Corn Planting Stays Ahead of Schedule

Actually corn, cotton and soybeans remain on track to beat the five-year average despite pockets of wet weather.

Published on: May 8, 2012

Add it up and while 2012 may not set a record pace, there's no doubt it's above average - way above average. For the week ending May 4, more than 71% of the corn has been planted in the states representing 92% of all 2011 corn acreage. Planting in Iowa has slowed, from the dramatic pace just the week before, yet still remains above average with 64% in the ground. Illinois and Indiana are making significant progress too.

Across the board the key corn states are beating their five-year averages, but for some the pace is slower. For example, Wisconsin is 34% planted versus a 30% five-year average. For the 18 key corn states, 71% is planted versus a five-year average of 47% by this time. Unseasonably warm weather has had planters rolling hard for three weeks.

Corn Planting Stays Ahead of Schedule
Corn Planting Stays Ahead of Schedule

As for emergence, it makes sense that early planted corn would be beating the emergence average too. About 32% of the corn crop is out of the ground, more than twice the five-year average of 13%.

Soybeans are in the planters now too as acreage of the oilseed starts to rise. Mississippi leads with 74% of its soybean crop in the ground, but Louisiana isn't far behind at 62%. Indiana is a top Midwestern soybean producer making quick work of planting this year with nearly half its soybeans in the ground already, nearly five times the five-year average.

And about 7% of the soybean crop has already emerged, which is more than twice as fast as average. Those warmer Southern states are setting the pace for emergence.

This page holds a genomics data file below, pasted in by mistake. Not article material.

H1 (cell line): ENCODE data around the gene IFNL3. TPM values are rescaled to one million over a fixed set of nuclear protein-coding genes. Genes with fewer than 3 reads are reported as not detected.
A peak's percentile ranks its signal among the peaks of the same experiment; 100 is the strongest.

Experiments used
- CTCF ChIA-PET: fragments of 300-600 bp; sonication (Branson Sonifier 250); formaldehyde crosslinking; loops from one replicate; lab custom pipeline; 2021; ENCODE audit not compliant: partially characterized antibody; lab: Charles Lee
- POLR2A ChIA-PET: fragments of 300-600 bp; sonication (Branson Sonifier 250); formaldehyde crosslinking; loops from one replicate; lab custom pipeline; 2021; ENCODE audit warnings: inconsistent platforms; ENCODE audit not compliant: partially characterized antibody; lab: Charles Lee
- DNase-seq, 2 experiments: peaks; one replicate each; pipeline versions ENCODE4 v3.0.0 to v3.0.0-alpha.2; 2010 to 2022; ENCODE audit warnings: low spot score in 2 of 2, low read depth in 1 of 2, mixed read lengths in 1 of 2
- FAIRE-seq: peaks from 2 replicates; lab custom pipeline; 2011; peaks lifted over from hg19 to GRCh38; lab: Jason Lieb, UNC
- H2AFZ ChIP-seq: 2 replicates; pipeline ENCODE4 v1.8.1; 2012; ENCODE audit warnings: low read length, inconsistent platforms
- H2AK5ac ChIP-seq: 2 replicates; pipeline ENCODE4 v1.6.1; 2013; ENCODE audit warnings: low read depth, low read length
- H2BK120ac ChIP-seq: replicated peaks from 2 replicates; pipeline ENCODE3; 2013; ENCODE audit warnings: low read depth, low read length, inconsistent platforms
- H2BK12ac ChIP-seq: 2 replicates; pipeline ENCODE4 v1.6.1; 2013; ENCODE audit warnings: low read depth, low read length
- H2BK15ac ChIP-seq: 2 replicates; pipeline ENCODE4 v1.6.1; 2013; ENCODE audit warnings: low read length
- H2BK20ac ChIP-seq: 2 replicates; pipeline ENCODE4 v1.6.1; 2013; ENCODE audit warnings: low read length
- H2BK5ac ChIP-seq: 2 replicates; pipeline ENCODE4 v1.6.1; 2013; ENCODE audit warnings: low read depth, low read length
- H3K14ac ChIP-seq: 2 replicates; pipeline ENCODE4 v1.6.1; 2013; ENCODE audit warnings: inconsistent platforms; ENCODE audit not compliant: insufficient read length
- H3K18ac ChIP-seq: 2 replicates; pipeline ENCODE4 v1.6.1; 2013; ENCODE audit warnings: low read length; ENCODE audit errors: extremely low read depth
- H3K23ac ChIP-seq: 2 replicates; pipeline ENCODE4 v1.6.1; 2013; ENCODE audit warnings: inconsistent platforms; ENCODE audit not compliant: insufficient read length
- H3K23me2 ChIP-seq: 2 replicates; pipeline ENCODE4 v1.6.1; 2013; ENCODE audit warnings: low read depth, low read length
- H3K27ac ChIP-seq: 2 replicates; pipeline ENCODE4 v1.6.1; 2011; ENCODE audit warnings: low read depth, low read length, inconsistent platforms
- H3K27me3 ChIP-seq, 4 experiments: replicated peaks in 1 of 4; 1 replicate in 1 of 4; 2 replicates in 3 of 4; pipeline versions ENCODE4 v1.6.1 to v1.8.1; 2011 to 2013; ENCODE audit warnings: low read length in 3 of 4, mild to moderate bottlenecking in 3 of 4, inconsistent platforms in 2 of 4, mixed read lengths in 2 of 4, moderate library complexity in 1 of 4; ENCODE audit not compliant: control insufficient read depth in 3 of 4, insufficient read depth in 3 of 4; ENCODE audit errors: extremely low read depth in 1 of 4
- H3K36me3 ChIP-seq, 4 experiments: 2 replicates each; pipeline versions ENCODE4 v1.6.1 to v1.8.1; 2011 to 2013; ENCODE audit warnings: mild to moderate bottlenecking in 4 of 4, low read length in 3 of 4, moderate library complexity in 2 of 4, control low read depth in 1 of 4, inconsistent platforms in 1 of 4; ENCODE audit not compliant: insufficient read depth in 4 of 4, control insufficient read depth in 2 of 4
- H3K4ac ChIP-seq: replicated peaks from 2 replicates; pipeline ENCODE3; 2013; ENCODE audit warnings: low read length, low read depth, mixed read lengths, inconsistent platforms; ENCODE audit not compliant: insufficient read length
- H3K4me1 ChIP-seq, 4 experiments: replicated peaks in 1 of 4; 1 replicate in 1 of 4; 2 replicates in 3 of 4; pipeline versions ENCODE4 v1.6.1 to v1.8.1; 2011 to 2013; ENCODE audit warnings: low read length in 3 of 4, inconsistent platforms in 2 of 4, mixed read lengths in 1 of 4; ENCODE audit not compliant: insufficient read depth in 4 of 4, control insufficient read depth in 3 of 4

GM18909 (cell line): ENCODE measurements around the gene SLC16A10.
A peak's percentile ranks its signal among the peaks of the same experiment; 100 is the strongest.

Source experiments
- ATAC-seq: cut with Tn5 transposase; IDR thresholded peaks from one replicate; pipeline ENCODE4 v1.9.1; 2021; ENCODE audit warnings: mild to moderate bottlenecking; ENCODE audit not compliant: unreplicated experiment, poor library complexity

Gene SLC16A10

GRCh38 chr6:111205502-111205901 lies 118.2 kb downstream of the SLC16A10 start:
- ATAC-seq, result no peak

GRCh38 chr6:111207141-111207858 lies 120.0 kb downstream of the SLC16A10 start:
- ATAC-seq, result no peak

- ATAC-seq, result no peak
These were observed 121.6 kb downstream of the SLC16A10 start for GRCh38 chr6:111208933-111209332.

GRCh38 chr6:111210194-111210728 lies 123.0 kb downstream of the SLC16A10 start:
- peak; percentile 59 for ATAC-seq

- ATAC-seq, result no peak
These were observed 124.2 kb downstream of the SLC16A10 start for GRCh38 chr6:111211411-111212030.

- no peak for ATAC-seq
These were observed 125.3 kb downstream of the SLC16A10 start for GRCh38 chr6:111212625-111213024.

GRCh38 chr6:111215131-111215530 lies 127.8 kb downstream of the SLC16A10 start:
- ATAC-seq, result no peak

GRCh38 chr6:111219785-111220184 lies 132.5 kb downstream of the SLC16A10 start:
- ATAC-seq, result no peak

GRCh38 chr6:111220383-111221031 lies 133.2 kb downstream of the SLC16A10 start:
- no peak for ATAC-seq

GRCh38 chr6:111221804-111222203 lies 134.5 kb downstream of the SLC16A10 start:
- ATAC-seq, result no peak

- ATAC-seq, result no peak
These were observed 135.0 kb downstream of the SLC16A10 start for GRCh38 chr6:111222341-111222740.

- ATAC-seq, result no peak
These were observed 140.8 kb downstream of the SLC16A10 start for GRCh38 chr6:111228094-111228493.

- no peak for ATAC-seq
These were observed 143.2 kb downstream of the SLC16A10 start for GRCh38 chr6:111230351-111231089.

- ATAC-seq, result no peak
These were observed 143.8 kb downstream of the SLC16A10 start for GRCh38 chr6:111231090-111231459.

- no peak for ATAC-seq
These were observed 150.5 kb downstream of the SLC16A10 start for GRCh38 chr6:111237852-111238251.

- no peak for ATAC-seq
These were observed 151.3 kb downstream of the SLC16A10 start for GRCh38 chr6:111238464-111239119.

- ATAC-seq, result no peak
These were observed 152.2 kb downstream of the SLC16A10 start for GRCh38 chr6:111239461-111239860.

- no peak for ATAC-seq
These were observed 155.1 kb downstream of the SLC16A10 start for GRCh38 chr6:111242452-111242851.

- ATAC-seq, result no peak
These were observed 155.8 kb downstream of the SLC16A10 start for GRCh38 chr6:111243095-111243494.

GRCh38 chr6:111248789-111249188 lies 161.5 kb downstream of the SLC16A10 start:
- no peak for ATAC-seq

For cotton, about 36% of the acreage is planted, running ahead of the 28% five-year average. California, Arkansas and Arizona are all leading the way with seed in the ground. North Carolina is the only state that's statistically close to the five year average, every other cotton producing state is running ahead of the five-year average.

As for peanuts, the pace is about double the average as Florida, Georgia, Alabama and Oklahoma are all pushing their planting pace. For the eight key peanut producing states, USDA is reporting 30% of the crop is in the ground versus 14% on average.

Winter wheat is heading out ahead of schedule too, which has caused some worries with wet and cold weather hitting the crop. On average 63% of the crop is headed, nearly double the normal rate. Kansas leads the way, and after last week's wheat tour, where the state saw a potential 46% increase in wheat output, 92% of the crop is heading. Already, combines are rolling in south Texas into Oklahoma, one of the earliest harvest years in recent memory.

Spring wheat planting hit 84% in the last week with South Dakota reporting completion with Minnesota right behind. And for that crop, 47% has emerged.

Rice planting and emergence are running ahead of schedule too with 77% planted and 67% of the crop emerged.

And sugarbeet planters have been rolling full out - even North Dakota has 96% of its crop planted by last Friday. Michigan beats that reporting 100% planted.